DIY-FabLab: Strategy Introduction

So why are we interested in the DIY-FabLab as a concept? Why not just do what everyone else who's interested in FabLabs does, and go out and buy tens of thousands of dollars' worth of expensive gear? Surely, isn't that the first step?


Context

Imagine building your own TV; it'd be fun and informative, make you aware of what you're buying, and what goes into it. Now imagine building 1000 TVs a week; is that 1000 times more fun? Of course not, it's a repetitive, mind-numbing job.

Our current industrial structures seem to treat people as components in a technological production system designed to seek ever greater efficiency. While this is indeed increasingly effective at producing objects and profits, the structures built by these systems tend towards centralism. Global market networks tend to centralise high-tech production capacity, skills, expertise, knowledge, work, money, opportunities… Arguably, they tend to centralise everything of value! There are social and environmental side-effects of this quest for efficiency which haven't yet been resolved.

But it doesn't have to be that way. The DIY FabLab is about exploring a future where technology is co-opted to conform to more human network structures that are more localised, more highly skilled, more environmentally sustainable and more fun to take part in.

These distributed production networks will be much more effective at producing skilled, educated, engaged and self-reliant people. They'll be more efficient at producing happy people, even if their small, local scale may suggest lower efficiency in terms of producing objects and money. We believe they will also be more effective at producing sustainable innovation - because more people, and more diverse people, will be engaged with production processes. Local people will have first-hand awareness of local requirements, resource inputs, the outputs and side-effects, which will make them able to innovate appropriately. The implications for local business incubation and job creation are obvious.

Because these structures are localised, not centralised, they're likely to be far more resilient and configurable, resistant to any crises that the future may bring1).

Methodology

Usually FabLabs cost many tens of thousands of dollars. They're controlled and run by experts - usually researchers and advanced students. They're expensive, experimental and exclusive. Their benefits are a million miles from the experience of everyday people, and thus far, their results are highly speculative.

Access Space's DIY FabLab is different!

  • Access Space responded to MIT's Media Lab concept with enthusiasm. Our key innovation was to resist buying the suite of high-tech computers and proprietary software which MIT suggested were essential, and to use available trash computers and free software to build a media lab ourselves. Not only was this cheaper, it also helped us to learn higher level skills and to establish how our practice could be replicated cheaply. Now we're responding in the same way to the FabLab.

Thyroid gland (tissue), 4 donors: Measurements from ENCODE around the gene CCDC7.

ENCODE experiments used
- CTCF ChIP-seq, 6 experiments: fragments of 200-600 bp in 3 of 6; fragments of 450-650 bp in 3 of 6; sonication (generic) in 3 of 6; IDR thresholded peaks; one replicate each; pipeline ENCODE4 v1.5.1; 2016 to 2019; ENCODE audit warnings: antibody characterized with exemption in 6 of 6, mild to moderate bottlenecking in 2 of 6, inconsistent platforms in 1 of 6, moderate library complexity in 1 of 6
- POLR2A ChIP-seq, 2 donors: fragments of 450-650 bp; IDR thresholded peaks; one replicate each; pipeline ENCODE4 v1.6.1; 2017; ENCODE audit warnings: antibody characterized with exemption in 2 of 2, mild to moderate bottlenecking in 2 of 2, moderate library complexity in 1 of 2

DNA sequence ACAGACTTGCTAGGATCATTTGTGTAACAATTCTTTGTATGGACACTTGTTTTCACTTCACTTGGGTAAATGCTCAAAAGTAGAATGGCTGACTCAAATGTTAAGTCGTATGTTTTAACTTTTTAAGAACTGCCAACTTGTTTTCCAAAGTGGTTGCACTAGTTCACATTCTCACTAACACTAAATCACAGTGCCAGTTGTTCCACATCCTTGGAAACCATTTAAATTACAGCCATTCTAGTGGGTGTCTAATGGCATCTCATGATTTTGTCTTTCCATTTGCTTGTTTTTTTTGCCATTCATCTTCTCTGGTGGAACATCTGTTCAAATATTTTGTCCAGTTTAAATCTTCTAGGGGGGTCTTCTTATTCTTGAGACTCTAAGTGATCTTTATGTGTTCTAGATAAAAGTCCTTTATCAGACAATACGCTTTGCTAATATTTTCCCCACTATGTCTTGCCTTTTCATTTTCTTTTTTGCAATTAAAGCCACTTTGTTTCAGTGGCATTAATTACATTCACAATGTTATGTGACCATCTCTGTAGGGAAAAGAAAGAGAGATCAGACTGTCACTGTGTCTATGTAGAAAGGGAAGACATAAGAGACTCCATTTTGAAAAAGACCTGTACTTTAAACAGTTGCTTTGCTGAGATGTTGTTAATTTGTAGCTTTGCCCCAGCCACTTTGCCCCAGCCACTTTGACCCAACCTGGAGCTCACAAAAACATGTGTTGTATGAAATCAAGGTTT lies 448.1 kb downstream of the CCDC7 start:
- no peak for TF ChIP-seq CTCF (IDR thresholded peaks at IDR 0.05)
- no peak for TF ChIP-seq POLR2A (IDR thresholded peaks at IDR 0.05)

• In contrast to regular FabLabs, Access Space's DIY FabLab will not cost the $100000+ that MIT estimates - we're going to make it ourselves. It's not (just) that we're cheapskates - the build process will give us a better understanding of the technology and a deeper engagement with the issues around digitally configurable manufacture. It's vital that this technology becomes available outside academic and industrial institutions and that ordinary communities (like us) get to grips with this emerging technology, evaluate it critically and co-opt it for our own purposes.
  • The DIY process will keep it simple - we won't bother to with fancy machines that cost too much to run or aren't really useful.
  • For FabLabs to be truly empowering to marginal communities, we must establish a bootstrapping protocol, finding out how to introduce next-generation manufacturing tools for as few resources as possible. The cheaper it is, the more people can get involved, and the more impact these technologies could have in underdeveloped communities.
  • Redundant electronics are an environmental disaster. Even the best recycling efforts are simply mitigating a hugely damaging process. The most intelligent, sustainable result would be for redundant electronics to be re-assessed, re-imagined, re-purposed and re-used locally. To do that, local communities will each need their own high-tech re-manufacture centre. Access Space recycles more than a tonne of computers each month - an ideal input stream for a DIY FabLab.
  • The microelectronics and computing industries can be a social disaster. They centralise skill and expertise, leaving consumers in the dark not just about how it works, but also about its social and environmental side-effects. Imagine a different future, in which we all got to know a lot more about the gadgets around us. We'd become more skilled, better informed, and empowered to take the right decisions about what we need and what we don't need.
1) Let's not get paranoid, but let's face it, could a global financial crisis never happen? Think economy, energy supply, transport, climate, health, environment… crises in any of these realms have potential to seriously disrupt over-centralised production systems.
 
strategy/introduction.txt · Last modified: 2011/07/20 14:56 by james
 
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